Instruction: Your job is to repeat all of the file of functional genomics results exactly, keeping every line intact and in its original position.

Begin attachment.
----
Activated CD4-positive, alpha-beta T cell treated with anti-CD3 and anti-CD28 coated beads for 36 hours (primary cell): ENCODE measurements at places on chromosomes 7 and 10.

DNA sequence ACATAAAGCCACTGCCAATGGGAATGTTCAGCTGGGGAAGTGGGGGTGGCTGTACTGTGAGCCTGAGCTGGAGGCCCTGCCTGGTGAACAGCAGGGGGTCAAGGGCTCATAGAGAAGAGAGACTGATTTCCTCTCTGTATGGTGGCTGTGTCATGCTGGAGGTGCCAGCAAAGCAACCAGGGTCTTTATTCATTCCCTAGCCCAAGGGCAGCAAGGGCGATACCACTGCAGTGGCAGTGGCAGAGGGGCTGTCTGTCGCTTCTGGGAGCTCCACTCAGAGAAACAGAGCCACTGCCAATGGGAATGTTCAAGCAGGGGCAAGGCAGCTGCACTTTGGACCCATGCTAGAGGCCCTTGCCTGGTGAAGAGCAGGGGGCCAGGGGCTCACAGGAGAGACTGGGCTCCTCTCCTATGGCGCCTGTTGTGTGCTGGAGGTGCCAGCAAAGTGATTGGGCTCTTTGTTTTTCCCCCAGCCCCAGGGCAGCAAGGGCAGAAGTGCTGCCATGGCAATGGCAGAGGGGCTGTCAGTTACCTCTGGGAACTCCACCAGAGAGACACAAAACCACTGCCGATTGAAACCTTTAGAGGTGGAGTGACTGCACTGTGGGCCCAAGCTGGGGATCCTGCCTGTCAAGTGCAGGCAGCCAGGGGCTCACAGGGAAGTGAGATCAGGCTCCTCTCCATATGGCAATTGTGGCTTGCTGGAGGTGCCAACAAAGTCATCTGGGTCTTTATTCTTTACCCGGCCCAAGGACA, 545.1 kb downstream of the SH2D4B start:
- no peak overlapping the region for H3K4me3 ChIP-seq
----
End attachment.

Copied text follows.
Activated CD4-positive, alpha-beta T cell treated with anti-CD3 and anti-CD28 coated beads for 36 hours (primary cell): ENCODE measurements at places on chromosomes 7 and 10.

DNA sequence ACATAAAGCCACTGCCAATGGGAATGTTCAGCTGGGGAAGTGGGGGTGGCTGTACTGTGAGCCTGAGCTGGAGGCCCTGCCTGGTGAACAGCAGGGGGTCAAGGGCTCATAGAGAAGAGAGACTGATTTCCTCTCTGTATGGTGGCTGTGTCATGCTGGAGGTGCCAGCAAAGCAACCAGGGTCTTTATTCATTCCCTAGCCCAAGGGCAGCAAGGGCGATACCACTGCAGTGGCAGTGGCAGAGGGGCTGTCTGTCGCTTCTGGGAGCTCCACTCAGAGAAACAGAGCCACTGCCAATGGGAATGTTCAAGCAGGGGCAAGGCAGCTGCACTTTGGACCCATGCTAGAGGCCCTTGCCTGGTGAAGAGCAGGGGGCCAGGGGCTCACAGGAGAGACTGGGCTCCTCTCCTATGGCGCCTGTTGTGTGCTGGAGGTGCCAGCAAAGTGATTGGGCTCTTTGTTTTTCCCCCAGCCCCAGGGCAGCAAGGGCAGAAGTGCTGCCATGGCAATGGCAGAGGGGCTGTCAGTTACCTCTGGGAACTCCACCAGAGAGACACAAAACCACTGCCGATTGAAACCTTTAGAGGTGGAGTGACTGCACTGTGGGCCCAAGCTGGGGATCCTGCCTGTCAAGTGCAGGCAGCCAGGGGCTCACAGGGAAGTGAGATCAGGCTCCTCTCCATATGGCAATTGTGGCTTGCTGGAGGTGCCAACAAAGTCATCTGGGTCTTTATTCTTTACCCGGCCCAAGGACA, 545.1 kb downstream of the SH2D4B start:
- no peak overlapping the region for H3K4me3 ChIP-seq